12-year-old Victor watches sullenly while his parents drink until one night he smashes all their beer bottles. This action is a wake-up call for Victor's mother, Arlene (Tantoo Cardinal), who insists that she and Arnold both stop drinking. She chases Arnold out of the house; he leaves, never to return, while Victor watches, sobbing. These elements of the story occur in flashbacks while the 20-year-old Victor and Thomas travel by bus to retrieve whatever they can of Arnold Joseph, who has died outside of Phoenix. The remaining story unfolds in that forsaken spot where Joseph lived in a trailer and befriended Suzy Song, a young Indian woman originally from New York.

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Echoes of War

Brown, S., H., ed.

Last Updated: Feb-23-2010

Primary Category: Literature / Literature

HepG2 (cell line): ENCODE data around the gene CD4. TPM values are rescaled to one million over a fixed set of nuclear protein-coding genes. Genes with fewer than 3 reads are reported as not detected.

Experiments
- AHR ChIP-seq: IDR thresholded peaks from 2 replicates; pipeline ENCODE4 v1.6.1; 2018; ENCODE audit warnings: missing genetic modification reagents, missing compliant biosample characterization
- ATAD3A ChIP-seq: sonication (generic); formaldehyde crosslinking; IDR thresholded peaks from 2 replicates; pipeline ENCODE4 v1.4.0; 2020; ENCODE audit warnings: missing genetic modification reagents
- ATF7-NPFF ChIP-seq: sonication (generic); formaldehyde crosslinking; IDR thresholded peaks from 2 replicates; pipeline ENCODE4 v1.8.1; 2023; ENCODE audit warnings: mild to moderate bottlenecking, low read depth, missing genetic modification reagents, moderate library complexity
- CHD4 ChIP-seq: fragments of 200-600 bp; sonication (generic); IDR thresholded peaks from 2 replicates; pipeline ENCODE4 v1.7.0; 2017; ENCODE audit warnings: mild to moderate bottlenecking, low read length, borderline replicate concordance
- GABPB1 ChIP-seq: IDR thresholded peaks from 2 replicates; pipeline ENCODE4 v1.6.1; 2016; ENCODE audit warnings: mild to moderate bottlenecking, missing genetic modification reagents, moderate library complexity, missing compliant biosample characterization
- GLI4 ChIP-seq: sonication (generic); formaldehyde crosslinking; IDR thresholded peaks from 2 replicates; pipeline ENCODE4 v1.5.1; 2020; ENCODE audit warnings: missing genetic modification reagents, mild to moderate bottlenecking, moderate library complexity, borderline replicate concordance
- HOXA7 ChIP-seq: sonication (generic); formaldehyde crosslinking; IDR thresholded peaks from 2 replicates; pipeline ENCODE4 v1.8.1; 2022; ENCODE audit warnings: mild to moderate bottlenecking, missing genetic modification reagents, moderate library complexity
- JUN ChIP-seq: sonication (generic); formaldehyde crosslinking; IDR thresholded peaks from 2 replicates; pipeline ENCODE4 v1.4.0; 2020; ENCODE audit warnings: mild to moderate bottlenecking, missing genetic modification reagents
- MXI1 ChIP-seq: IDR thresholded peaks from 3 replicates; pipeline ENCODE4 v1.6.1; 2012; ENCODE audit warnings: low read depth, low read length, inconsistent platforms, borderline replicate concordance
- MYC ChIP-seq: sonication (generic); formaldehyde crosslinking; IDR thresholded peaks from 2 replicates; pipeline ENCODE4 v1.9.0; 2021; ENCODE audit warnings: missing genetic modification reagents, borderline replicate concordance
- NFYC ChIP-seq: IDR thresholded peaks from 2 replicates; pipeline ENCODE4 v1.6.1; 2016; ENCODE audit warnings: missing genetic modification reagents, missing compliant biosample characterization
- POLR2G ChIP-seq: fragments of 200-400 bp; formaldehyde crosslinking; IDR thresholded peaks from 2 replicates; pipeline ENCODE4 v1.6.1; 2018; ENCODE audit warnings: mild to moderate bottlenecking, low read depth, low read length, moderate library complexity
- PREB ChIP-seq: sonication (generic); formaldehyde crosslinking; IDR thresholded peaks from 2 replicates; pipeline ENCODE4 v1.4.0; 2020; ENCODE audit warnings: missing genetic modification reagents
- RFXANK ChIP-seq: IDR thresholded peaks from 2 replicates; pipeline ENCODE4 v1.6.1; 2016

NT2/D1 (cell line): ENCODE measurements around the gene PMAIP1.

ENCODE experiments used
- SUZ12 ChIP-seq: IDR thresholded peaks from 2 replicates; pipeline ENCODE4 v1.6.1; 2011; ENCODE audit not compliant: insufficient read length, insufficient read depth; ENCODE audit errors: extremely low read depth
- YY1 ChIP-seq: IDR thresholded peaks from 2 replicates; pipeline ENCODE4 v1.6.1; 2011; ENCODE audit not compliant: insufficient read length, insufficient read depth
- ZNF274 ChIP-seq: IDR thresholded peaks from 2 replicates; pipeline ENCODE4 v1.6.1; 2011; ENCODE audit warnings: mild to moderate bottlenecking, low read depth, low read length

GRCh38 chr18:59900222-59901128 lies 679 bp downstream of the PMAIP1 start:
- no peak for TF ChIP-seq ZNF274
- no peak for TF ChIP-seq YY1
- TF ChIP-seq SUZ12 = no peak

Genre: Anthology (Mixed Genres)

Summary:

This is an anthology of 32 pieces, many directly relating to war and its aftermath, or, in general, kinds of violence humans inflict upon each other and the ensuing suffering: hence the title, "echoes of war." The pieces include short fiction, essay, a dozen poems, and a photo collection. Since none are lengthy, this is a good reader to supplement other longer texts or to serve as an anthology for a reading group. A short essay, "Suggested Longer Readers," mentions some three dozen pivotal topics, including "homecoming" and "sense of identity."